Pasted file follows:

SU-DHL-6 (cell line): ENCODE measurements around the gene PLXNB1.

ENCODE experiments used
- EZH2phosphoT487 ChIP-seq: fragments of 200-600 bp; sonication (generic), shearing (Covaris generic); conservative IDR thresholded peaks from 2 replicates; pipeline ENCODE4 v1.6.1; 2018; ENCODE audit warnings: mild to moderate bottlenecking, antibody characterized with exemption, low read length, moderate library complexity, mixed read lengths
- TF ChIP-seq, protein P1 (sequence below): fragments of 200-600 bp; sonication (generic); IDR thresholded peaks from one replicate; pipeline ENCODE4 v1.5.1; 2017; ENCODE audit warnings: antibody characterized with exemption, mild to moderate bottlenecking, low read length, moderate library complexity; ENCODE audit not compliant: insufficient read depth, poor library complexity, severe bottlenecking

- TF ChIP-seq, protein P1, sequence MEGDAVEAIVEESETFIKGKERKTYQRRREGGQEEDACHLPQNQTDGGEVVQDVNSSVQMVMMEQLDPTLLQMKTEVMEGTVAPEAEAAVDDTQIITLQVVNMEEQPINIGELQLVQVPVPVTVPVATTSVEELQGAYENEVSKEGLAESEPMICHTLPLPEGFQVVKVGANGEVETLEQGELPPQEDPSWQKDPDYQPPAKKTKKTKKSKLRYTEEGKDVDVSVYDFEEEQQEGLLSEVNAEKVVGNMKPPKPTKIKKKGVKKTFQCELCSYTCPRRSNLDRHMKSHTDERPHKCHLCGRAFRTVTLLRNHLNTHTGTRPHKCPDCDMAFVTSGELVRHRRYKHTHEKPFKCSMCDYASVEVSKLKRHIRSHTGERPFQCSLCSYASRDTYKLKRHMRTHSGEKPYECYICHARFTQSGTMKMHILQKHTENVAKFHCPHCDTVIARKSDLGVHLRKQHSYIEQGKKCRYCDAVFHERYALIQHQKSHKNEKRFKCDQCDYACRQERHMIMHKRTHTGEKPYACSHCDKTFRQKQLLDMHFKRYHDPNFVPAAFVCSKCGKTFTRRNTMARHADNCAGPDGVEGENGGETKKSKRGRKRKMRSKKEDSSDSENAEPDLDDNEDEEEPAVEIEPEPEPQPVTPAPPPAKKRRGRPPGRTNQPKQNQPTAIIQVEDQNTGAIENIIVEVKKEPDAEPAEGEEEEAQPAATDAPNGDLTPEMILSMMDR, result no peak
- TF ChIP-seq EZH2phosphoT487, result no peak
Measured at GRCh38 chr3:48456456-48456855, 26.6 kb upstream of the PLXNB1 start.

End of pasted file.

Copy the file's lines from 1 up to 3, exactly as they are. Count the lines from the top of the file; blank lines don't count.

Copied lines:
SU-DHL-6 (cell line): ENCODE measurements around the gene PLXNB1.

ENCODE experiments used
- EZH2phosphoT487 ChIP-seq: fragments of 200-600 bp; sonication (generic), shearing (Covaris generic); conservative IDR thresholded peaks from 2 replicates; pipeline ENCODE4 v1.6.1; 2018; ENCODE audit warnings: mild to moderate bottlenecking, antibody characterized with exemption, low read length, moderate library complexity, mixed read lengths